Gets things done the Jedi way.
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'-._"7'  JediFocus
 |  /T   Do. Or do not.
_)_/LI   There is no try.

JediFocus: Your focus determines your reality.


JediFocus gives you an opinionated way to handle your goals.

Try JediFocus Online

In Progress

I’m working on an online version.

Until the web app is ready, the only way to use JediFocus is to build it from the source and run it locally.

Help Me, Obi-Wan Kenobi…

For questions, coments and suggestions file an issue, or send me an email at

What Makes JediFocus Different?

Simply, “simplicity”:

  • Less confusion,
  • Less configuration,
  • And less clutter.

Why Doesn’t JediFocus Have X?

This is the most commonly-asked question, so let’s answer this once and for all:

Because you don’t need it!

JediFocus won’t let you die by a thousand micro decisions.

You don’t need labeling, categorization, filtering, searching, color coding to be productive.

You don’t even need to set reminders and alarms to be productive.

Those are all illusions that steal the most precious asset of yours: Your time.

To be productive, you just need to get $#!% done. — Don’t sort your jelly beans like a five year old.

Less is more.

Productivity Tips

This section contains useful productivity tip to get you “in the zone”.

They are not specific to JediFocus.

GTD is a Big Old Fat Lie!

Getting Things Done is a virtual reality.

More often than not, when you mean you are “getting things done”, instead of doing actual work, you are organizing, categorizing, labeling your list of items.

Unless you are a librarian, that is not getting things done; per contra, that is just “appearing” to be busy.

Categorizing, or labeling something does not get it done. — Doing it gets it done.

Always Clear to Neutral

This is something that you should do all the time.

Think of it like hibernating your work.

If you cannot finish your work right now and you need to work on something else, leave it in a state that it will be effortless to continue when you want to resume it later.

Note down, what you were doing; what you will do; important things that you need to take care of, and anything else that will help you when you restart your goal later.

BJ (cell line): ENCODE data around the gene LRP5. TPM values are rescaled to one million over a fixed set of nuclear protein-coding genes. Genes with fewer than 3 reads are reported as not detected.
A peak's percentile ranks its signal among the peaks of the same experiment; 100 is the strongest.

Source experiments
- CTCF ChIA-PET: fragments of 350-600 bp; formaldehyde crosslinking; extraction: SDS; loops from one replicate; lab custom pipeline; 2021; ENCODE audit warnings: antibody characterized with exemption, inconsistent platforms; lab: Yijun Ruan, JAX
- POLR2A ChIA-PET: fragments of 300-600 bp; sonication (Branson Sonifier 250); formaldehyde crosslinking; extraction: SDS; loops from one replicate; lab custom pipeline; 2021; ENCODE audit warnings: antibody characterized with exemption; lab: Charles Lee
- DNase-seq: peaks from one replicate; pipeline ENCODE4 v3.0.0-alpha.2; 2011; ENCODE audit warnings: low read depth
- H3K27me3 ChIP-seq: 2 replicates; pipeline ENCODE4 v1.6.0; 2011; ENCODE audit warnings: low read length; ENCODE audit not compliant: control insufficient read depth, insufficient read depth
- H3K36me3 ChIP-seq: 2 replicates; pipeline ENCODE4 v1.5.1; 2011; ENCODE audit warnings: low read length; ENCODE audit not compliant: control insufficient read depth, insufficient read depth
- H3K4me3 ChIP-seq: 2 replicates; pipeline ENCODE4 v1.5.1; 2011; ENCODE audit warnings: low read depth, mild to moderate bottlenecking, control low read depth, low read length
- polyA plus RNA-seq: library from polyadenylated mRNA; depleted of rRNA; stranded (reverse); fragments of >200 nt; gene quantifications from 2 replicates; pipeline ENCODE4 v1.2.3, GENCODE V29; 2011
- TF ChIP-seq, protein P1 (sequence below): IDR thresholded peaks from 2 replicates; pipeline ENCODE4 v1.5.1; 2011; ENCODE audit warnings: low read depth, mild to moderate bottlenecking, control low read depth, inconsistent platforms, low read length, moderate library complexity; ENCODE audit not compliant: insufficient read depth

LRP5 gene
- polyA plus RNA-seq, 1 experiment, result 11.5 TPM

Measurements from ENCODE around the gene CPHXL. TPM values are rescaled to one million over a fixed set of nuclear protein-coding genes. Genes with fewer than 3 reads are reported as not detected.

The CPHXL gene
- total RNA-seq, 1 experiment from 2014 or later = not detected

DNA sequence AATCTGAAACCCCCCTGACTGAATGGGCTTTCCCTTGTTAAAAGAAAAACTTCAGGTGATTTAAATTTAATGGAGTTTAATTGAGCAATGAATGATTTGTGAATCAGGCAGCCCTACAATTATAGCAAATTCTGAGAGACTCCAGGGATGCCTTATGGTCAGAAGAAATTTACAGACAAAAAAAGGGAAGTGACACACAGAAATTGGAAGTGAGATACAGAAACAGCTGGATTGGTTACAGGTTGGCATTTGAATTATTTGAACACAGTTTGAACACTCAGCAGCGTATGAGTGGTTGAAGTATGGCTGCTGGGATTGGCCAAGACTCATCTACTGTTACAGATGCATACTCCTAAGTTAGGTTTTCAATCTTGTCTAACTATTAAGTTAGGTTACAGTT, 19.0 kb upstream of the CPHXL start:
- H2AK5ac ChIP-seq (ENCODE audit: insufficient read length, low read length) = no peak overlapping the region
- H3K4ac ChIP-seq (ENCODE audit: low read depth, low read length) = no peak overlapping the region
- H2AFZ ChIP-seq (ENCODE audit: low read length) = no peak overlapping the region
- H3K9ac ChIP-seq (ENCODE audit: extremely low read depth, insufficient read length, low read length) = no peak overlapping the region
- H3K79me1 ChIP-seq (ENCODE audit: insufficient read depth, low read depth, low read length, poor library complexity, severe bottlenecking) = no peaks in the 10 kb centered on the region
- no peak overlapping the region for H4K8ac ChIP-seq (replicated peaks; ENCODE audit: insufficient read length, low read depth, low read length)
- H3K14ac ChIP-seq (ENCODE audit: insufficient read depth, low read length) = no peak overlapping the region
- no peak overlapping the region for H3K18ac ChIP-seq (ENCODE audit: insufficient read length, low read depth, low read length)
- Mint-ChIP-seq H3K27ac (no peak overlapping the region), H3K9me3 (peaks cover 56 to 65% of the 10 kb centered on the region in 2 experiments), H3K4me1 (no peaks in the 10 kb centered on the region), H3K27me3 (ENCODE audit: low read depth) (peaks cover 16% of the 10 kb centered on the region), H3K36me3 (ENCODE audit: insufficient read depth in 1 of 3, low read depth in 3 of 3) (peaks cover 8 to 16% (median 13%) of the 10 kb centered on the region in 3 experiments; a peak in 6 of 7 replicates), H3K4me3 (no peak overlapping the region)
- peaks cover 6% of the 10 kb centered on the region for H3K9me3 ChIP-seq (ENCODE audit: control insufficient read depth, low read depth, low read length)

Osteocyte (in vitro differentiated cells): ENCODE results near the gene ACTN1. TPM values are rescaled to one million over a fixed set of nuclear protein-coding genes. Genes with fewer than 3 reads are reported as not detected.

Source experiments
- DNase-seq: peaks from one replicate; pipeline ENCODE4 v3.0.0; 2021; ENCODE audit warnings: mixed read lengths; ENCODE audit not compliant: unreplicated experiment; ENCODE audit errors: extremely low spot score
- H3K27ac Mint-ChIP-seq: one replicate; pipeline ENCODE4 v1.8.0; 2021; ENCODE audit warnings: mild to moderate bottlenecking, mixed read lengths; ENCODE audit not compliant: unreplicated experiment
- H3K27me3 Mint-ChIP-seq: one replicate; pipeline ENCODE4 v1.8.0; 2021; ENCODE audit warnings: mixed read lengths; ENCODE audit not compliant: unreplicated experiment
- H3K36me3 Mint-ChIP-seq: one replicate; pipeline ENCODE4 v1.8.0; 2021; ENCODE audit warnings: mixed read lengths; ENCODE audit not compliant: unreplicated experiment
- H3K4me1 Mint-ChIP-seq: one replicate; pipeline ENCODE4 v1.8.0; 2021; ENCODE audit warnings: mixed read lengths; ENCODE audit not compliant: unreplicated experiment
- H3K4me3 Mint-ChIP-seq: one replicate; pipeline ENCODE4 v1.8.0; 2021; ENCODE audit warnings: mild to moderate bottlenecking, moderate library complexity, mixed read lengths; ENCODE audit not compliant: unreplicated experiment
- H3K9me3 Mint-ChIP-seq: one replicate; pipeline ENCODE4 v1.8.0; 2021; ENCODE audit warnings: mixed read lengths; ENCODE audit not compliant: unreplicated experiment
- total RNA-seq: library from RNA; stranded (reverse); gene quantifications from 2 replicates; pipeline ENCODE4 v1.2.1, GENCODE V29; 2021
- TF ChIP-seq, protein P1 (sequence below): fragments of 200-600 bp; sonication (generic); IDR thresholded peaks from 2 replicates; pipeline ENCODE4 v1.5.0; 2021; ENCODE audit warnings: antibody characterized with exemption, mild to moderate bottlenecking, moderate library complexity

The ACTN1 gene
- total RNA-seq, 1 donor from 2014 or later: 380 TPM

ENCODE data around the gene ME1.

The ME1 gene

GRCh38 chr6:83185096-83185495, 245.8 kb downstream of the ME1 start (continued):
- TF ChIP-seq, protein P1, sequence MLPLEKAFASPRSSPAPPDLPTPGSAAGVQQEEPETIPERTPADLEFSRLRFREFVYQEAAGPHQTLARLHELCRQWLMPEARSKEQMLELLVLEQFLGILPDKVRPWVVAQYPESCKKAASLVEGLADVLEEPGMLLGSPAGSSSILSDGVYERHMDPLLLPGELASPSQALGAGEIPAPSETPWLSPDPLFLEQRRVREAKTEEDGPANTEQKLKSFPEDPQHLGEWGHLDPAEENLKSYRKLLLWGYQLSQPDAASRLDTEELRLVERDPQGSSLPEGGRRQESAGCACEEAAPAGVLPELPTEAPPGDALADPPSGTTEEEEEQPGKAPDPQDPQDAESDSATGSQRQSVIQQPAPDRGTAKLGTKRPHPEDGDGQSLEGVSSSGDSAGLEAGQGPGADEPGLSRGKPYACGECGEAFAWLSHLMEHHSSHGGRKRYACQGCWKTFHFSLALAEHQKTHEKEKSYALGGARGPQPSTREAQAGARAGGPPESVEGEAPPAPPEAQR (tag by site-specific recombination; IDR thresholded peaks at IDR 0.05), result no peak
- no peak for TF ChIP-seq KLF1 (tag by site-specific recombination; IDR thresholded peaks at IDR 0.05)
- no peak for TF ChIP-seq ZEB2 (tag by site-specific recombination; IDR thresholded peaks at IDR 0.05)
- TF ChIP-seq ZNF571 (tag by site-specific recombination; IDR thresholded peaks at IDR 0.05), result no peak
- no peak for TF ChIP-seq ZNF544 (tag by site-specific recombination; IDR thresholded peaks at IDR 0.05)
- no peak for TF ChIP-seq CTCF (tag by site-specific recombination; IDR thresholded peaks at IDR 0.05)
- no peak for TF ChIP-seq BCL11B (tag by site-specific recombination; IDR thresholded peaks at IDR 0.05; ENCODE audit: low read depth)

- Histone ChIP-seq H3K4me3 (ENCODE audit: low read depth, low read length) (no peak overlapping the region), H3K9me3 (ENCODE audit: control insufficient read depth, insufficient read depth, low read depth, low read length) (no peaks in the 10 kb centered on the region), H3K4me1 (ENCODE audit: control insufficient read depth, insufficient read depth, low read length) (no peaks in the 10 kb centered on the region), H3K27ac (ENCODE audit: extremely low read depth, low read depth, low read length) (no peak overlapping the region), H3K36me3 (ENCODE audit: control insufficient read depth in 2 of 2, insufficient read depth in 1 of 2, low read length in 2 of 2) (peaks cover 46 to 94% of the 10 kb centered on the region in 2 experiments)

Freeze your work in a state that you can resume easily, by supporting it with extra hints.

Think of your future self before you pause your goal; she will be grateful to you.

Trust Your Instincts

This is also easily overlooked, and it is really important.

Even you think that you don’t know what to do next, deep do inside you do know that you know.

When finishing a goal, deciding what to do next should not take hours. — You should instinctively know the next thing to be done. So decide quickly and be done with it.

Remember, any action is better than the frustration you’ll get from your “paralysis-by-analysis”.

You don’t need a Gannt Chart to decide what to do next; you already, inherently know what to do. — Just freaking do it!

Don Not Over-Analyze

Done is better than perfect.

Be like water; always in motion.

Do your best to always be in motion.

Do not over-analyze. Stick with what works for now and move on.


This one is obvious, but there is no harm restating it:

Reduce the number items you will do within a week to a bare minimum (the ideal number is: “one big goal per week”).

Eliminate distractions: turn off Slack, turn off email, turn off notifications, silence your phone, turn off the Internet… (or use it only for things that will help to get your goal done).

Check your information channels (such as Slack or email) at a particular time, when you want. — Trust me, your slack alert is not coming from the President, and it can wait.

You have a limited willpower, and losing your focus kills it by a thousand papercuts.


Aim for simplicity, and then make it even simpler.

Do Not Micro-Measure Time

Your smallest time unit should be a week; anything smaller than that is too granular to be measured reliably.

How many times have you estimated a task to take “just two hours” and realized it will span half of your week? — See?

Do you think otherwise? Be my guest!

The time you spend tracking things is the time you can do valuable work instead.

Don’t track time; it’s useless.

Have a Routine

Repetition does wonders.

Religiously stick to your schedule.

Having a routine also helps with learning, retention, and memory.

Defaults Are Your Friend

Do not customize things unless it gives you a measurable productivity boost.

  • You don’t have to change the music genre you listen to every freaking hour!
  • You don’t have to use that cool monotype font that everyone has gone crazy about.
  • You don’t have to change your system/IDE/workflow/etc with the new cooler one.

Every software you use, every object you interact with, even every person you talk to has a sane set of defaults; know them, use them.

In the rare occasion that you need to customize something, make sure that you do it once only once and be done with it.

Related: Automate yoir customizations whenever possible.

The “Five Minutes” Rule

Some call this the “two minutes” rule; some call the “fifteen minutes” rule; I’ve never heard anyone call it the “one hour” rule :) — Nonetheless, the gist is the same:

If something comes to your mind, and you can get it done in a small unit of time (such as five minutes), then it is not even worth keeping track of it. — Just finish it and be done with it.

It does not matter how important or critical that thing is. It’s just five minutes of your time anyway. And it’s much more effort to book-keep it, revise it and categorize it; so just freaking do it.

Start From the Top; Move to the Bottom; Don’t Skip

Start from the top, and move all the way down to the bottom.

Do not skip items. Do not rearrange things. Just work on them in order.

If the topmost item is not doable right now for any reason, move it to Backlog, and proceed to the next item.

$#!% Happens